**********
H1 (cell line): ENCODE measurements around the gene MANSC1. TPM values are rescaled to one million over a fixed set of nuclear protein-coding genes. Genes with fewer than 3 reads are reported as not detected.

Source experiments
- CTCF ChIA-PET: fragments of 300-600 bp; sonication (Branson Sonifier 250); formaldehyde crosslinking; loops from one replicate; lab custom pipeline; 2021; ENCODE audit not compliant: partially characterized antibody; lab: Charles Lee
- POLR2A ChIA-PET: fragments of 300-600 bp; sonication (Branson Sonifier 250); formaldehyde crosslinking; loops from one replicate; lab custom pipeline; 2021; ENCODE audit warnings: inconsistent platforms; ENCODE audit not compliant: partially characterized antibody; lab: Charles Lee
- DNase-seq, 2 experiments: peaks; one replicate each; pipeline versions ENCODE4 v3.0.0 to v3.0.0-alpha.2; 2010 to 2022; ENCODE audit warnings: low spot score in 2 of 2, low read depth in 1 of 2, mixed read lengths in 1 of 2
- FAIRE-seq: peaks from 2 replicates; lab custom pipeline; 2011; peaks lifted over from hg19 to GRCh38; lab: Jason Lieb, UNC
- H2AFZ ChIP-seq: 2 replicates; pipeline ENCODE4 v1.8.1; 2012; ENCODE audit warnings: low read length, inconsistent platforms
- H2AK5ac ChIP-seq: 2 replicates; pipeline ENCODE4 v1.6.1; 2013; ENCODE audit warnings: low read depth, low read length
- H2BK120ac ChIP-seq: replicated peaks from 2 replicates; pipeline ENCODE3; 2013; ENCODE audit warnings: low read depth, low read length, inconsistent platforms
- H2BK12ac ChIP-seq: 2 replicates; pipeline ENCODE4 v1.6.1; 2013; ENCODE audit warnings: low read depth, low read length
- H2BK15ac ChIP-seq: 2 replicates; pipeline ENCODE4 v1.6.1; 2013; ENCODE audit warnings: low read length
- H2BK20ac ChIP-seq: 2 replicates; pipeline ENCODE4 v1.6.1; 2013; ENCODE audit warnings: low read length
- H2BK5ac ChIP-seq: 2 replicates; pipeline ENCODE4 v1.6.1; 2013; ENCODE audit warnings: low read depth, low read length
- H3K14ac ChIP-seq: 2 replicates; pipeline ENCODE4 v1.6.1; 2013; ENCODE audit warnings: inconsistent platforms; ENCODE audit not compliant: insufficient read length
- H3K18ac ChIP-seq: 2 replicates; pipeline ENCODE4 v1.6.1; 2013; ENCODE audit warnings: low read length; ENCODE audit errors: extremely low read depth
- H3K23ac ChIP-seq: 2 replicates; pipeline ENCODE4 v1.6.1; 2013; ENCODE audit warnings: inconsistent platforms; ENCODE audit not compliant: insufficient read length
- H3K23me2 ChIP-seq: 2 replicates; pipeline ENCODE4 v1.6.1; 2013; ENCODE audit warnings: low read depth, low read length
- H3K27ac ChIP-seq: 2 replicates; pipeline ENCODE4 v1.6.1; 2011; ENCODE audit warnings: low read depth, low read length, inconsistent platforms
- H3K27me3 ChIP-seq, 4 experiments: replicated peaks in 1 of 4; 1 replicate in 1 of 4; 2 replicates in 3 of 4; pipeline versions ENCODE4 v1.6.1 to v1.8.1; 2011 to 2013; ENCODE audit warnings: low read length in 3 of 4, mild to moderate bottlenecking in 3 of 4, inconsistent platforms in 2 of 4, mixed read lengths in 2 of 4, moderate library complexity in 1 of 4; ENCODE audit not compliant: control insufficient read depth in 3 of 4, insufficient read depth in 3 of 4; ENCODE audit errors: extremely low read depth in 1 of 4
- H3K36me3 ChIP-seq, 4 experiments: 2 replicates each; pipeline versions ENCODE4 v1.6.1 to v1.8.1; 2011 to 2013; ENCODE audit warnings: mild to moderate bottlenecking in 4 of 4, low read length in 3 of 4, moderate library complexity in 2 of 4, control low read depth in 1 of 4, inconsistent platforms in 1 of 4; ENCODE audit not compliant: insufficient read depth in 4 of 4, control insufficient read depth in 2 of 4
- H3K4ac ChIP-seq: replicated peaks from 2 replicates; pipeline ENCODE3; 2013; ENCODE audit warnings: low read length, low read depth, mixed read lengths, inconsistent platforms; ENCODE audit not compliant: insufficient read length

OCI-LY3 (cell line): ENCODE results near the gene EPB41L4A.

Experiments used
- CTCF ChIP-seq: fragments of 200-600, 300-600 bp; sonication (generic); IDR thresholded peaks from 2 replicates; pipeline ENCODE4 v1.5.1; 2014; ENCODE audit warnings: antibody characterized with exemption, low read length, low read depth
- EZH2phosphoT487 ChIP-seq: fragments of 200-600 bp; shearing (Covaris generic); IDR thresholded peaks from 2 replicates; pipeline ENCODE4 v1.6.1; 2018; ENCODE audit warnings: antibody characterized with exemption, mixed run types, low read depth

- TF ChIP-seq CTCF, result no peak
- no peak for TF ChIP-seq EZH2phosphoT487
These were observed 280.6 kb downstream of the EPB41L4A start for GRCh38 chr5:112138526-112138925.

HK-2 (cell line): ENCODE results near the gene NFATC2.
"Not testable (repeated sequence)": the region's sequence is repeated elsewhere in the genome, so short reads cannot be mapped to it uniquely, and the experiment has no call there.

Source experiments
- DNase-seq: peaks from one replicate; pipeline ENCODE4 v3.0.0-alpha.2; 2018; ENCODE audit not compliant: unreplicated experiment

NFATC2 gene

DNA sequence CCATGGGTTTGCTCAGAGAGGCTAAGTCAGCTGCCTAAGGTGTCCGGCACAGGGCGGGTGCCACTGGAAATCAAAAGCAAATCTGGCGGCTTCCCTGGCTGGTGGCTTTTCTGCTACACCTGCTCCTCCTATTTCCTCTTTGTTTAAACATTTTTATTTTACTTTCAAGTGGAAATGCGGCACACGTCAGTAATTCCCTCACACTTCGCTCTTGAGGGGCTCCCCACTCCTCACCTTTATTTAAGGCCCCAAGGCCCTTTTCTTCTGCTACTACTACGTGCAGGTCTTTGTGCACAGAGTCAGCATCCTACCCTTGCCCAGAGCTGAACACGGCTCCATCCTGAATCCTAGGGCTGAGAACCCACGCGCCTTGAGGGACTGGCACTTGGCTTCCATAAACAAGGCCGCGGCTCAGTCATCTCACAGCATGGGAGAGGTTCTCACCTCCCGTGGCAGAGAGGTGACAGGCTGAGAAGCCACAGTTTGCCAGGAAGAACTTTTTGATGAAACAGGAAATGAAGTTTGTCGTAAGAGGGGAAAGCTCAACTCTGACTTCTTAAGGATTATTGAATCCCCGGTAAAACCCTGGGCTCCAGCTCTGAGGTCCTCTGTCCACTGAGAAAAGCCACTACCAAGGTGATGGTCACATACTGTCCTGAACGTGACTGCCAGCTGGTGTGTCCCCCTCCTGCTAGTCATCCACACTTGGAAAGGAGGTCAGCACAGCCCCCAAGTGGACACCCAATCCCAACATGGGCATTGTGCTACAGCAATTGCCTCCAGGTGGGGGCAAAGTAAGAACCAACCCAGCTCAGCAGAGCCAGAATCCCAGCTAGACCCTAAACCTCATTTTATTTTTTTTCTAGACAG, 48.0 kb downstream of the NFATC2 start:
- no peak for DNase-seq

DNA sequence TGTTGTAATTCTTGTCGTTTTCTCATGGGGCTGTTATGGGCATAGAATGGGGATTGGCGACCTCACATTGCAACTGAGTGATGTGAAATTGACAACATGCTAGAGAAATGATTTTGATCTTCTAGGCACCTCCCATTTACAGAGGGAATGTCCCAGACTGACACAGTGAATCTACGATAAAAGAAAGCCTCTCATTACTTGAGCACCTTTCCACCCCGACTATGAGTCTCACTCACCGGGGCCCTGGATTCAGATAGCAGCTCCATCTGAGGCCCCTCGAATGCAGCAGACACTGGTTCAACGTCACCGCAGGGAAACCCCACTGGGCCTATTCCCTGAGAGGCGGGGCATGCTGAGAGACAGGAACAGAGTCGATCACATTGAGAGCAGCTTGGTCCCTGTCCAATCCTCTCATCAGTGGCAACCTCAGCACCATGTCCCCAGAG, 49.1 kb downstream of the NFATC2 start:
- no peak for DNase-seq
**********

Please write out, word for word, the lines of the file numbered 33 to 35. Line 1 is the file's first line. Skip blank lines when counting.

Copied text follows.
NFATC2 gene

DNA sequence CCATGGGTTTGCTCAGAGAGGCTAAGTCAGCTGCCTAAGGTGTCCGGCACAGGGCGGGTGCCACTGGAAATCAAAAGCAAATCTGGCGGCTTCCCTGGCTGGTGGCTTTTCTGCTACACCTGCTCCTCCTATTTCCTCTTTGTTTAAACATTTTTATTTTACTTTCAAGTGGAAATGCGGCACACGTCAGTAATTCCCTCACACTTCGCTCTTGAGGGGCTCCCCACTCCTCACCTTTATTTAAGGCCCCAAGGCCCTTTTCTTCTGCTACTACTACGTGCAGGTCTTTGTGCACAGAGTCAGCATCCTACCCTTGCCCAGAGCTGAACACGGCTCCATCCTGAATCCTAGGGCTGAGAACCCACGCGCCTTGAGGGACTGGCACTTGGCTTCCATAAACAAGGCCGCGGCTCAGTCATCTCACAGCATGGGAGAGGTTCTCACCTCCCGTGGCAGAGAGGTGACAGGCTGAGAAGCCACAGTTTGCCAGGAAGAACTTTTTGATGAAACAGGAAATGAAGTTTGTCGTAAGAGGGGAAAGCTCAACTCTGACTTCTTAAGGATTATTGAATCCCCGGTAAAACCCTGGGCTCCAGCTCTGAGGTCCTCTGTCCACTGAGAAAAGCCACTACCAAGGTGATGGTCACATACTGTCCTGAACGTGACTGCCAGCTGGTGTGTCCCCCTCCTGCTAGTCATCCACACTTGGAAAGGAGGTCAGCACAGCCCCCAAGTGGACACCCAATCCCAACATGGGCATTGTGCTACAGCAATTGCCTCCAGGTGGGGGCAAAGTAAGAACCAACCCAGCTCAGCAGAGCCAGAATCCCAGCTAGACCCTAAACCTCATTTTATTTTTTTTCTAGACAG, 48.0 kb downstream of the NFATC2 start:
- no peak for DNase-seq